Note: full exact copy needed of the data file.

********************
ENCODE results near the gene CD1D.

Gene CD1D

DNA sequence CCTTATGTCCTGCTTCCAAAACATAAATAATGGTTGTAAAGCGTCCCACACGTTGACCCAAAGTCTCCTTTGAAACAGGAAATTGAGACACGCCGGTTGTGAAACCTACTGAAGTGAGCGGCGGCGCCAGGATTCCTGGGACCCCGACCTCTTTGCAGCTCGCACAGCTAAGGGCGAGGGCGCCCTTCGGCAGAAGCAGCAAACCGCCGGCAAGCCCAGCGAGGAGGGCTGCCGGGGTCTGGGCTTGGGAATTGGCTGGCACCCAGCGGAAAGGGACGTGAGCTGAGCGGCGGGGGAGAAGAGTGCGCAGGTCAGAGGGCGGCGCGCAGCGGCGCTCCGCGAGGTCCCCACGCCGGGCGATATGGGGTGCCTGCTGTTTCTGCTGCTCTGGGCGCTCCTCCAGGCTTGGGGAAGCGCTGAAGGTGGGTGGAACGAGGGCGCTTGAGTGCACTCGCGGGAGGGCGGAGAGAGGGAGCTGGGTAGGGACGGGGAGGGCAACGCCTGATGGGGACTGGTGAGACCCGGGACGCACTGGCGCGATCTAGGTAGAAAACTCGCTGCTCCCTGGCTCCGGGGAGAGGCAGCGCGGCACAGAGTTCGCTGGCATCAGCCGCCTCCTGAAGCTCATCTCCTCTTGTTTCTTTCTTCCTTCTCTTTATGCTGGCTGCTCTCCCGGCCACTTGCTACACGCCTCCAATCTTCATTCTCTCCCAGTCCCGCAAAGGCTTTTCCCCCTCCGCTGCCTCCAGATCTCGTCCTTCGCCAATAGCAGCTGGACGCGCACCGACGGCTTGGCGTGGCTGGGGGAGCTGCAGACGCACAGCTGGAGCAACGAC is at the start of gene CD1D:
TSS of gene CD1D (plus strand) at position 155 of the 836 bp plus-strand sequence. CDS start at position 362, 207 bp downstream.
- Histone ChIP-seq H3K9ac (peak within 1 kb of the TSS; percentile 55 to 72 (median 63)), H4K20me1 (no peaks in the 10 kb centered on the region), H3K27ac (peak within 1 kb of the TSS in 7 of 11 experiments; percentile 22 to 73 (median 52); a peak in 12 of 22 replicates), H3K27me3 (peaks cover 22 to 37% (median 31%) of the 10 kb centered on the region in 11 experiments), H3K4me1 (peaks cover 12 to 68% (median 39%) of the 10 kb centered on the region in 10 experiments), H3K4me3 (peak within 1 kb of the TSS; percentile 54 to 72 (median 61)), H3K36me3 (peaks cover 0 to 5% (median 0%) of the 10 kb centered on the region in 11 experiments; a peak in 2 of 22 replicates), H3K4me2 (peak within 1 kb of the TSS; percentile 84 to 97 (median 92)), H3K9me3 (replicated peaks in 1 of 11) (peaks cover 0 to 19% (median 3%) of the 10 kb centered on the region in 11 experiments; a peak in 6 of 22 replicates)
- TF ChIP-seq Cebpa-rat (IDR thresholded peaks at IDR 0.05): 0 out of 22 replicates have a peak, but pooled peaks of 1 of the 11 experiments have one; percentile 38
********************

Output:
ENCODE results near the gene CD1D.

Gene CD1D

DNA sequence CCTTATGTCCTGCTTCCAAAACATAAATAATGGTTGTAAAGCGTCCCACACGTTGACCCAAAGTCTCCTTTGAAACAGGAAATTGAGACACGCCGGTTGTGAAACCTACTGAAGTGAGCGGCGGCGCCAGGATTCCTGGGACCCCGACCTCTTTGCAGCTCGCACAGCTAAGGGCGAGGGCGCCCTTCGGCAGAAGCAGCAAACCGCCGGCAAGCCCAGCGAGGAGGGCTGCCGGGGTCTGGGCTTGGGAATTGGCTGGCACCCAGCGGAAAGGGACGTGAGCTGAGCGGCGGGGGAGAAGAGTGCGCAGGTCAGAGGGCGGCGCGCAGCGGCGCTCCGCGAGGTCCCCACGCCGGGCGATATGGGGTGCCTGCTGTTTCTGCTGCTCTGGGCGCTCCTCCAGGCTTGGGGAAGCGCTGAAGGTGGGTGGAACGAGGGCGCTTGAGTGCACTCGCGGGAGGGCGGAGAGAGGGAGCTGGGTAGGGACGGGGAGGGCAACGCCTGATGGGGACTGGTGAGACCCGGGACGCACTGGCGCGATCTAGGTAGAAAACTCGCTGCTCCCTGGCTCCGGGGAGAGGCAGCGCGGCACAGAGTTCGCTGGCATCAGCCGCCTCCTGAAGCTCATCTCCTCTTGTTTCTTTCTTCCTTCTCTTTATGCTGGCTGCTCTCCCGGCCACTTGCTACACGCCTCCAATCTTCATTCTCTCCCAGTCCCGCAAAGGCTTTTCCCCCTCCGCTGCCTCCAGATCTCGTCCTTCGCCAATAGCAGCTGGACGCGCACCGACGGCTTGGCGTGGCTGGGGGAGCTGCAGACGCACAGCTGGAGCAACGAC is at the start of gene CD1D:
TSS of gene CD1D (plus strand) at position 155 of the 836 bp plus-strand sequence. CDS start at position 362, 207 bp downstream.
- Histone ChIP-seq H3K9ac (peak within 1 kb of the TSS; percentile 55 to 72 (median 63)), H4K20me1 (no peaks in the 10 kb centered on the region), H3K27ac (peak within 1 kb of the TSS in 7 of 11 experiments; percentile 22 to 73 (median 52); a peak in 12 of 22 replicates), H3K27me3 (peaks cover 22 to 37% (median 31%) of the 10 kb centered on the region in 11 experiments), H3K4me1 (peaks cover 12 to 68% (median 39%) of the 10 kb centered on the region in 10 experiments), H3K4me3 (peak within 1 kb of the TSS; percentile 54 to 72 (median 61)), H3K36me3 (peaks cover 0 to 5% (median 0%) of the 10 kb centered on the region in 11 experiments; a peak in 2 of 22 replicates), H3K4me2 (peak within 1 kb of the TSS; percentile 84 to 97 (median 92)), H3K9me3 (replicated peaks in 1 of 11) (peaks cover 0 to 19% (median 3%) of the 10 kb centered on the region in 11 experiments; a peak in 6 of 22 replicates)
- TF ChIP-seq Cebpa-rat (IDR thresholded peaks at IDR 0.05): 0 out of 22 replicates have a peak, but pooled peaks of 1 of the 11 experiments have one; percentile 38